NEWS & REPORTS
Graham & Company is pleased to announce our new Office Group Associate, Matt Gilchrist. Matt has several years of commercial real estate experience. In his position, Matt will be responsible for assisting with office acquisitions, dispositions and daily leasing efforts.
Plantation Patterns, manufacturer of pillows, cushions, umbrellas, outdoor décor and accessories, is moving its distribution operations to Shelby County.
The Irondale-based company will take 247,000 square feet in at Shelby Commerce Park, a Graham & Co. development in Calera.
Graham’s Ogden Deaton represented the landlord, and Sonny Culp represented Plantation Patterns in the lease.
Deaton said Plantation Patterns is relocating its distribution center to be more centrally located in order to better supply its customers across the Southeast.
The company has not yet responded to request for comment about the move or how many employees will be located at the Shelby County facility.
According to the Selma & Dallas County Economic Development Authority’s website, the company’s distribution center will be moving from the Bell Road Industrial Park just off U.S. 80 West.
The company’s brand is sold in major stores like Home Depot, Target, Costco and others.
The absorption is further sign that Birmingham’s metro industrial real estate is heating up.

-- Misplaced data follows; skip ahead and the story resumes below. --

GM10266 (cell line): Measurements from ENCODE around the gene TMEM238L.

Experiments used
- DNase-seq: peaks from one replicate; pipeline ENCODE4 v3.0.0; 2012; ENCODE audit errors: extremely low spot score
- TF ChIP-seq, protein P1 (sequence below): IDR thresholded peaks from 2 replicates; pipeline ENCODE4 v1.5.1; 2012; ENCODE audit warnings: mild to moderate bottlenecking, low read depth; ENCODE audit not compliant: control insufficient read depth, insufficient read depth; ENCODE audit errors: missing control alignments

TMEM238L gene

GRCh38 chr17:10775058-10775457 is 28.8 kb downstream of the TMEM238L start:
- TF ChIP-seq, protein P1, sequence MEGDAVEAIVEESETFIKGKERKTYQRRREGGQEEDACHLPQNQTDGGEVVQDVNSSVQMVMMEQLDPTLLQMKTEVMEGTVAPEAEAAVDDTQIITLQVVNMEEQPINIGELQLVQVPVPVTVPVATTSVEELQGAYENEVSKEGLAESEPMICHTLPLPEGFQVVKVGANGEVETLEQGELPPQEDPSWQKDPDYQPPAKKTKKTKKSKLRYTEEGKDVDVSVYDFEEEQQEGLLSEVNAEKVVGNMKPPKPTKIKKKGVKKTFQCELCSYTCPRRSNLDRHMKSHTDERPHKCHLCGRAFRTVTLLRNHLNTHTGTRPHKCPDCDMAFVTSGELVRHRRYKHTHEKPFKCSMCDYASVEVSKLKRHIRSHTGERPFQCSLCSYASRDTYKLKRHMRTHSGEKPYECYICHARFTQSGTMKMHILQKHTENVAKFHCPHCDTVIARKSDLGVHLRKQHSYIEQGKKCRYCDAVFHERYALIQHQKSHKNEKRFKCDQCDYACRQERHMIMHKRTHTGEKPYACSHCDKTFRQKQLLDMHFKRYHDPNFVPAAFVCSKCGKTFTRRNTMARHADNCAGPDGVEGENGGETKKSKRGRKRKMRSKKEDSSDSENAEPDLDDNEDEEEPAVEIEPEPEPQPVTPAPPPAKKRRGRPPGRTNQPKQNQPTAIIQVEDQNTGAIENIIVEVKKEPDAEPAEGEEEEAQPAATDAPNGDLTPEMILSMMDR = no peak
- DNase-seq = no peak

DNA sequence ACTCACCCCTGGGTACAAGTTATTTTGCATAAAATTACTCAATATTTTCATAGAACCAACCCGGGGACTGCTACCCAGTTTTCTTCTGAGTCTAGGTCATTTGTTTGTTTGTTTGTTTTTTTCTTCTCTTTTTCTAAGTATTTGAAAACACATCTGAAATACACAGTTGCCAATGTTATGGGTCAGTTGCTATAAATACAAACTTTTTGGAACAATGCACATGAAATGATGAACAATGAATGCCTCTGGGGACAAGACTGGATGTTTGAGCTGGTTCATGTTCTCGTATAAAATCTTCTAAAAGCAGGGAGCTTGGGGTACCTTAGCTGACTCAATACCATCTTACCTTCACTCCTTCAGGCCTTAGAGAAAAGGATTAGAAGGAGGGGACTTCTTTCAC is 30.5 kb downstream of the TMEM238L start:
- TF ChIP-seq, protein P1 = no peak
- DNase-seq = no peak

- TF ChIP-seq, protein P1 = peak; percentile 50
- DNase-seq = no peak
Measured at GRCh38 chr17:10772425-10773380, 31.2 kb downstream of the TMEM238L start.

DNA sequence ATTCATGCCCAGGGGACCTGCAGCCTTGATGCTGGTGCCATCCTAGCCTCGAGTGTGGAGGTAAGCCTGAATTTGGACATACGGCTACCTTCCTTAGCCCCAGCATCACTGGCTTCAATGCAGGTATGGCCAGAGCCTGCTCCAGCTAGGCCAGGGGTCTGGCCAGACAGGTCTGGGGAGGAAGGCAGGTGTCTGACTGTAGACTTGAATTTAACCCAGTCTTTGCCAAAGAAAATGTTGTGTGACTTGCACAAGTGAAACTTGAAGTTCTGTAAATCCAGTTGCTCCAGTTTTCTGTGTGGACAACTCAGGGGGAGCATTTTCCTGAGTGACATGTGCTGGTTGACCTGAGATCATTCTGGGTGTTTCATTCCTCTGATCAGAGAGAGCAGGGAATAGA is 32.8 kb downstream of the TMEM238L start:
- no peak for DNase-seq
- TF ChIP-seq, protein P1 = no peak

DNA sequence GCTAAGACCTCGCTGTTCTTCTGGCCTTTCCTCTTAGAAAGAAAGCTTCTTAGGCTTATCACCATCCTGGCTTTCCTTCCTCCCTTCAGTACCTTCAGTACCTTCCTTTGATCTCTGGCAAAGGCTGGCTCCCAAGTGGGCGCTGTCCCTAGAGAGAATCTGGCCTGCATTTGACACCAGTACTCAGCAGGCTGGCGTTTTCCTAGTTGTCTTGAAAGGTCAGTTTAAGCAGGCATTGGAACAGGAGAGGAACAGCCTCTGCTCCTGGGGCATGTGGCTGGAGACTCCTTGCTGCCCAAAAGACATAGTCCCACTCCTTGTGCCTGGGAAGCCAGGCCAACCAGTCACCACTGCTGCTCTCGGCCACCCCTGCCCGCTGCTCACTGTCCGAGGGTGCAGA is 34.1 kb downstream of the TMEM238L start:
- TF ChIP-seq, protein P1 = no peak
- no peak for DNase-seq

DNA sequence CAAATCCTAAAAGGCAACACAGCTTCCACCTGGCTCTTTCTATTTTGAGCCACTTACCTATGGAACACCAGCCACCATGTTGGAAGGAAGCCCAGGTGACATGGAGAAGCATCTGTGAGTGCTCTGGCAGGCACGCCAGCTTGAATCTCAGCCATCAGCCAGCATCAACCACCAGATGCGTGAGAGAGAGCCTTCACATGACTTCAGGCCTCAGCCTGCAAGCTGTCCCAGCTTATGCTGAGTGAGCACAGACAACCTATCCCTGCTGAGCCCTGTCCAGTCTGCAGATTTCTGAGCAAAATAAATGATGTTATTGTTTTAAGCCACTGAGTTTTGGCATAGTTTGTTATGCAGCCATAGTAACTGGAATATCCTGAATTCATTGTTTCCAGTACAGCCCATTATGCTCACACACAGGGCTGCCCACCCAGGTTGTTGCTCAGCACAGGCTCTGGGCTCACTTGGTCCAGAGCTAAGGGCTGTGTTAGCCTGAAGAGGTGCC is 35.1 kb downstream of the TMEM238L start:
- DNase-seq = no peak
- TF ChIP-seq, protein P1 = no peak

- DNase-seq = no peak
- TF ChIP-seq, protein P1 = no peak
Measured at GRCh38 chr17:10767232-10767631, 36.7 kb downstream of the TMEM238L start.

“This is a great indicator for our park out at Shelby County,” Deaton said. “It’s further indication the market is moving in the right direction.”
Shelby Commerce Park is a total of 1.5 million square feet, and Plantation Patterns will join HD Supply, Custom Marketing, Vital Records Control and Joshen Paper as tenants on the site.
Deaton said there has been more interest lately in existing buildings in Birmingham by companies inside and outside the region.
Brokers are seeing a few things in industrial real estate that they simply weren’t seeing a few years ago.
And those trends could mean decreased vacancies in a market that had an 82 percent occupancy rate at the end of 2013.
Out of 14.2 million square feet in the market, 2.5 million of that space was available for leasing or subleasing, according to Cushman Wakefield EGS’ Annual Market Report.